|A Day in Indiana History - August|
Maurice Clifford Townsend (August 11, 1884 – November 11, 1954)
The son of David and Lydia Glancy Townsend, Maurice, or Clifford as he preferred to be called, was native to a farm on Blackford County, Indiana. He graduated from high school in 1901, and then worked as a teamster in the gas fields during the Gas Boom. Townsend enrolled in Marion College, graduating in 1907.
During the years 1909 until 1919, he taught school and served as superintendent for several area schools. He gained elections to the Indiana House of Representatives in 1923, serving one term, then losing a bid for the United States House of Representatives.
He returned to teaching until Indiana Governor Paul V. McNutt helped him gain the nomination for Indiana lieutenant governor in 1933. He would serve as Lieutenant Governor until 1937, when he was elected governor of Indiana.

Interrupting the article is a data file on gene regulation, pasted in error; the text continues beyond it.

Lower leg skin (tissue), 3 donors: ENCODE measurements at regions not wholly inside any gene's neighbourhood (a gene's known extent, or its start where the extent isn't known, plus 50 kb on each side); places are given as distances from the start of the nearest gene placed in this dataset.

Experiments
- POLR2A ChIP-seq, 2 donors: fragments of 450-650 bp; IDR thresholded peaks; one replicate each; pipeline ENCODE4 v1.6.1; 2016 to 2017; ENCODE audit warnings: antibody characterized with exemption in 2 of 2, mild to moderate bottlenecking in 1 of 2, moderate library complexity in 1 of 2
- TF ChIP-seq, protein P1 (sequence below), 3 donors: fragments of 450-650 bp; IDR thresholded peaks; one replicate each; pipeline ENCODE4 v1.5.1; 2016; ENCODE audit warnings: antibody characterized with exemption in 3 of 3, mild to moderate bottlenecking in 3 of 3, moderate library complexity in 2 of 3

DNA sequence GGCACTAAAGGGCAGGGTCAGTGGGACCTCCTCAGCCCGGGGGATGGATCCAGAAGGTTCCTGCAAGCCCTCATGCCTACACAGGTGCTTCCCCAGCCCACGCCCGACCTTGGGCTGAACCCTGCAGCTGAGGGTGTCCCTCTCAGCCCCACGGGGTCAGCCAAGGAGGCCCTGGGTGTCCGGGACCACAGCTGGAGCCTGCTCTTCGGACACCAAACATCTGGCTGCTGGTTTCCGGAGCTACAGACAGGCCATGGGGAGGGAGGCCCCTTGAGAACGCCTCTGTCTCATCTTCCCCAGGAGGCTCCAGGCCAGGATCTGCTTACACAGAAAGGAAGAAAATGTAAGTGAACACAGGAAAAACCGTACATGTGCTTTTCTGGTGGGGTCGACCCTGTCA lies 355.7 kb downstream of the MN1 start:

At the beginning of his term, the Flood of 1937 and a violent strike at General Motor tested his leadership. During the latter stages of his term, he signed bills approving a statewide driving test and a measure requiring school buses to be painted yellow. This law started a national trend. After his term, he served as directors of the Office of Agricultural War Relations, the Agricultural Conservation and Adjustment Administration, and the Food Production Administration. He retired in 1943 from Federal service to return to his Blackford County farm. He passed away on November 11, 1954 and is interred in the Odd Fellows Cemetery in Hartford City, Indiana.